Letters to the editor

Readers’ comments: If war breaks out with China, India must not lose the chance to make up for 1962

A selection of readers’ opinions.

Sino-India tussle

China seems to be headed towards taking military action (“With the Doklam standoff in its third month, India looks beyond the wait-and-watch approach”). If so, that can only be averted if the US comes forward to say that they would take India’s side in case of an armed conflict. China’s strategy is to show the world, and especially its neighbours that India, one of the strongest military powers in Asia, is of no match to it militarily. This way, it can tell the world not to raise a voice against China when it takes a chunk of their land of waters.

Therefore, India should be ready to face battle at short notice. India should not think of action only on its borders with China but should have a careful and mutli-faceted economic and military, keeping in mind that this could be our chance to make up for the humiliation of 1962.

The military should give a befitting response on the border and simultaneously, some of China’s constructions and bases in other cases should be targetted to.

On the economy front, we should stop all Chinese imports, boycott Chinese goods and boost indigenous manufacturing. This can also help us give stiff competition to Chinese imports in other countries.

In the diplomatic field, we should now not hesitate to educate other countries who import lot of Chinese goods or take China’s monetary help, about the disadvantages and dangers of all this. USA and EU nations must be included in this economic war. It is advisable that immediate action be taken to sign a mutual defence treaty with the US, like the one signed with Russia before the 1971 Bangladesh liberation war. In the event of an armed conflict, whatever happens will affect our psyche and we now could have a chance to make up for 1962. – RK Sharma

Right fight

I admire Riya’s courage and her efforts in exerting her rights (“Why a transgender woman has sued the government, CBSE and Delhi University”). She really is god-send for others in India who differ from the supposed norm when it comes to gender identity or sexuality. I really hope more people like her openly fight for their rights and for acceptance from society, so that one day, they will be treated like everyone else.

I know that dream is distant, but with concerted efforts by those like Riya, it may be closer than we think. I hope the court rules in her favour. – B Viswanathan

Rise of the Right

I don’t usually read Scroll.in, but the title of this article got my attention (“From Charlottesville to India, majoritarian identity politics can only be countered by universalism”). But the author does not substantiate his claims and it ends up being the same old rant against the Right. Don’t misguide people by using tall headings without any substance in the article. – Subhash Gahlawat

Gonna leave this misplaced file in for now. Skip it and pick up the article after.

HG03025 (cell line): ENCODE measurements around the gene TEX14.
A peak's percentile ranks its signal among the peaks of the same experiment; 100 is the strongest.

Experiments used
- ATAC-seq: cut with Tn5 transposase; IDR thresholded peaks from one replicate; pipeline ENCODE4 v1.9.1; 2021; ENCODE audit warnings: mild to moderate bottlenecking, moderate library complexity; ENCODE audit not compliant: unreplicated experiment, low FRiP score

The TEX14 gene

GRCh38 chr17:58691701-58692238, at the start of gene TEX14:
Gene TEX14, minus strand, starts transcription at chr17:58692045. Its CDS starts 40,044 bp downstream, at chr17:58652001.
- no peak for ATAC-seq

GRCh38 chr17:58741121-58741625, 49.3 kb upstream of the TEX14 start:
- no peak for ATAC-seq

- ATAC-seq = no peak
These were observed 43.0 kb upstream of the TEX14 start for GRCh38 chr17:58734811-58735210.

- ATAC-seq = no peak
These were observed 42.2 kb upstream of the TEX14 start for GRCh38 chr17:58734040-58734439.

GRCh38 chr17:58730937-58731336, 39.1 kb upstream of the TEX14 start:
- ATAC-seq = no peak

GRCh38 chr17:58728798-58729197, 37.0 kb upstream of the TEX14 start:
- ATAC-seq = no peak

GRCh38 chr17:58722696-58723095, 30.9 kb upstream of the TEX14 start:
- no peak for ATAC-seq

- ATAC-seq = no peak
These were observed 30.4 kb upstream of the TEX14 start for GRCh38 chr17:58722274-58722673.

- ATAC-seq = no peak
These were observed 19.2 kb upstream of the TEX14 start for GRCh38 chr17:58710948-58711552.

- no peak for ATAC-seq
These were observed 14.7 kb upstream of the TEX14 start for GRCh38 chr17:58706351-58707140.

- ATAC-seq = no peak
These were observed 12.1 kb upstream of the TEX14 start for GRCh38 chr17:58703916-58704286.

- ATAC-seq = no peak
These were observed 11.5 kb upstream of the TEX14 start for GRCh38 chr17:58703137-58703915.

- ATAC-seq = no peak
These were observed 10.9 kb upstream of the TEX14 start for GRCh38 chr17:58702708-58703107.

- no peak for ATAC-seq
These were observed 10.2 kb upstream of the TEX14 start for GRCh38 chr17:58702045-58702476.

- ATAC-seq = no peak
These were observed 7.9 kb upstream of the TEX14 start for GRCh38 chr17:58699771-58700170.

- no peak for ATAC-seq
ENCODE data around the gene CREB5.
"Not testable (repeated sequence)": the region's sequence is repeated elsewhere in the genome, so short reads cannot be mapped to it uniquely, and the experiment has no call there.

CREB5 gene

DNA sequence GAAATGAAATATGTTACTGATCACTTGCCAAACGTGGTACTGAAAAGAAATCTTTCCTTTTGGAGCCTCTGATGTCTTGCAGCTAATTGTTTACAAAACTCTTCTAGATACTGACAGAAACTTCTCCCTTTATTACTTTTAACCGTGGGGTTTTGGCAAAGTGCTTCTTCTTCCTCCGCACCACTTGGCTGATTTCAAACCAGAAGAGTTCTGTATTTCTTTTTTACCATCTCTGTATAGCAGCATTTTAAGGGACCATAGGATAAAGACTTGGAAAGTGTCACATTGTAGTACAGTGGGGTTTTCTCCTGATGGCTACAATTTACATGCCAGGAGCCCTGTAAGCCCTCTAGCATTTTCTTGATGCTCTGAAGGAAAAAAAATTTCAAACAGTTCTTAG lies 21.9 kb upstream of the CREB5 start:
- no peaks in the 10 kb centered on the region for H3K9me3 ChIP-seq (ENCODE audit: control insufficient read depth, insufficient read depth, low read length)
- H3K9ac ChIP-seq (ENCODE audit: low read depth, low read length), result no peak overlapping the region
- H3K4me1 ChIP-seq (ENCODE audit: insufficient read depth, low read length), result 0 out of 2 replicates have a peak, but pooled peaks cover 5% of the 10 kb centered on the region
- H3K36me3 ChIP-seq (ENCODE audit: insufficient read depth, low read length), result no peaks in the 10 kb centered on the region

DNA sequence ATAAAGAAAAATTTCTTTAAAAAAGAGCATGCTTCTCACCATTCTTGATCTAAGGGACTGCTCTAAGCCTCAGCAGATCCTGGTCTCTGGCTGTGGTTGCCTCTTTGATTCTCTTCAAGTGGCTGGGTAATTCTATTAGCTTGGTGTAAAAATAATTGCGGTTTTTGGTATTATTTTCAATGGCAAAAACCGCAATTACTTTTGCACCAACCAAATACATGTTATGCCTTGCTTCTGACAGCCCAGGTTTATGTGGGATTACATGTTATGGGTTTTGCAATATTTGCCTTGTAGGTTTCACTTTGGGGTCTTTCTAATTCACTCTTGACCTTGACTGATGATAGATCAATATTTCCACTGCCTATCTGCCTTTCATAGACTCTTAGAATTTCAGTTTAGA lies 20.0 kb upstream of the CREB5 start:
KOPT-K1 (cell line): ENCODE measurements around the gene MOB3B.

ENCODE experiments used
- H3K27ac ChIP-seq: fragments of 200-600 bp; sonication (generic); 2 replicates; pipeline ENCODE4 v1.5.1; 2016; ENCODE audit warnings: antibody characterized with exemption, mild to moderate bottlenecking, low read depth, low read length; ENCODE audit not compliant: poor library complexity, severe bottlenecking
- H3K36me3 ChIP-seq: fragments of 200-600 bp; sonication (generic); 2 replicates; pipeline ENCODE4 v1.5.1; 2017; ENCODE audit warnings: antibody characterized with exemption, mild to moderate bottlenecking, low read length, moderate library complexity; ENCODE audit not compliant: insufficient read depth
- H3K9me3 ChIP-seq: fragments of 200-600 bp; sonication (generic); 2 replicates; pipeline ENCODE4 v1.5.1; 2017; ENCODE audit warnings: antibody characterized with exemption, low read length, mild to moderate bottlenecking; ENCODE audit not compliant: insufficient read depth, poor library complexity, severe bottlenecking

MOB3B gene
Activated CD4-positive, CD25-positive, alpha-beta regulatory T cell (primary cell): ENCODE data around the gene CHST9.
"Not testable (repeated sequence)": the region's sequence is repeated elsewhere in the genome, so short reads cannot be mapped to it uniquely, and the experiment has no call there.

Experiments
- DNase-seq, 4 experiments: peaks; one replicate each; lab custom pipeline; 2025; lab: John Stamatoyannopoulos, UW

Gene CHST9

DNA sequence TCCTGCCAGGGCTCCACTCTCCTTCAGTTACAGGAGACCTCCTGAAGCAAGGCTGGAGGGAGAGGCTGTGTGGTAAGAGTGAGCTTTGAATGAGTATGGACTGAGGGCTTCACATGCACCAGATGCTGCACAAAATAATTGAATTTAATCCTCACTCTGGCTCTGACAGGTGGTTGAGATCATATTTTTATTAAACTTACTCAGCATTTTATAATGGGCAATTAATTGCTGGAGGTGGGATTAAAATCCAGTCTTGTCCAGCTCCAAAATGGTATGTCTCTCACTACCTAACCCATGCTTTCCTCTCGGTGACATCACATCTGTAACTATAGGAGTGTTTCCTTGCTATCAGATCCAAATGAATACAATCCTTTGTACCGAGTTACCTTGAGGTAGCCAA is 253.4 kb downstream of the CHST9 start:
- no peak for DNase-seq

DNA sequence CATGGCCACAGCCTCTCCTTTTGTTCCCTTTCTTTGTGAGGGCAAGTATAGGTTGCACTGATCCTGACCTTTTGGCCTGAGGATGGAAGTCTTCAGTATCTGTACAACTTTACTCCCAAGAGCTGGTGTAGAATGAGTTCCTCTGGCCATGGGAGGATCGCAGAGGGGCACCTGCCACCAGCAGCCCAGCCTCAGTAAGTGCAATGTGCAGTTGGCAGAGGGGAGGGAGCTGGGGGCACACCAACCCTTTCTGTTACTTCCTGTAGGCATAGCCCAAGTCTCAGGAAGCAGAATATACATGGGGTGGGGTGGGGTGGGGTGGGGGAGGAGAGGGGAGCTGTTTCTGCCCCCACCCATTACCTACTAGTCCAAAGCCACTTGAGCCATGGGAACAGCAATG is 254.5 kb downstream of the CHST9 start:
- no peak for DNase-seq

Short and sweet

I loved the story and I also I loved the use of authentic Urdu words like surmedani (‘Ganga Ram’: Pre-Partition memories live on in Pakistani writer Azra Waqar’s poignant story”). The writing conjured up lovely images enough. Maybe someday somebody could adapt the short stories for a television series. – Unita Vasishta

Sea world

I enjoyed this well-researched and informative piece (“From Iraq to Burma: These recipes show that Bengalis aren’t alone in their devotion to hilsa”). However I was dismayed that there was no mention of the neighbouring state of Odisha and the love Odias have for soriso ilisi, their version of sorshey ilish as also the dried Hilsa fish and its roe sukhuya. Many aristocratic Bengali households claimed with much pride that they had a Odia cook supervising their kitchen. – Sandip Das

Football season

No! They’re just going through transition and I am sure you will change your opinion at the end of season (“Is this the end of Barcelona’s domination in Spanish football?”). – Harish Vucchuru

Under water

Thank you for this article on the Assam floods (“Severity of Assam floods heightens old fears about dams in the Brahmaputra basin”). Of all the articles I’ve read on the topic, as far back as I can remember, this is the most well-researched and informative one. It is clear that the author article did his due diligence. Readers are treated to facts and figures from which they can form an informed opinion about the role of hydro-power dams in the floods in the North East. Among the many eye-opening facts mentioned here, the fact that the flow rates of rivers in Indo-Gangetic and Brahmaputra valley rivers are considered state secrets by the Indian government was the most striking. – Prabir Barooah

Switching sides

Nitish Kumar deserted the Mahagathbandhan over a non-issue (“JD(U) crisis: 21 leaders, believed to be Sharad Yadav loyalists, suspended for anti-party activities”). For this, he deserves that the JD(U) split vertically and his newly made ministry in collaboration with the BJP (against voters’ mandate) fall. – Satyendra Singh

Pot-shots

I had great respect for Kamal Haasan but his asking for the resignation of Tamil Nadu chief minister shows he has a childish and parochial outlook (“Tamil Nadu: Why has no one demanded CM’s resignation, asks Kamal Hassan”). If his film fails in the box office, should we ask him to resign from acting? If we keep on asking for resignations of persons for everything without ascertaining the facts, there will be gross injustice. – Mukul Gangal

Lost city

Why don’t we follow the Singapore model in Bengaluru, of impose such a high tax on all classes of vehicles entry that travel in private transportation becomes prohibitively expensive there (“How Bangalore went from being India’s most liveable city to a dystopia in the making”).

The widening of roads is akin to loosening one’s belt – you just leave more room to grow. And our beloved trees need to stop being axed! These are the last vestiges of the erstwhile Garden City.

I am a third-generation Bangalore resident and can’t help but rue the days I peacefully walked or bicycled the roads of central Bangalore to my school in the late ’50s with such ease and pleasure on gulmohar lined streets bereft of the pandemonium of today’s traffic.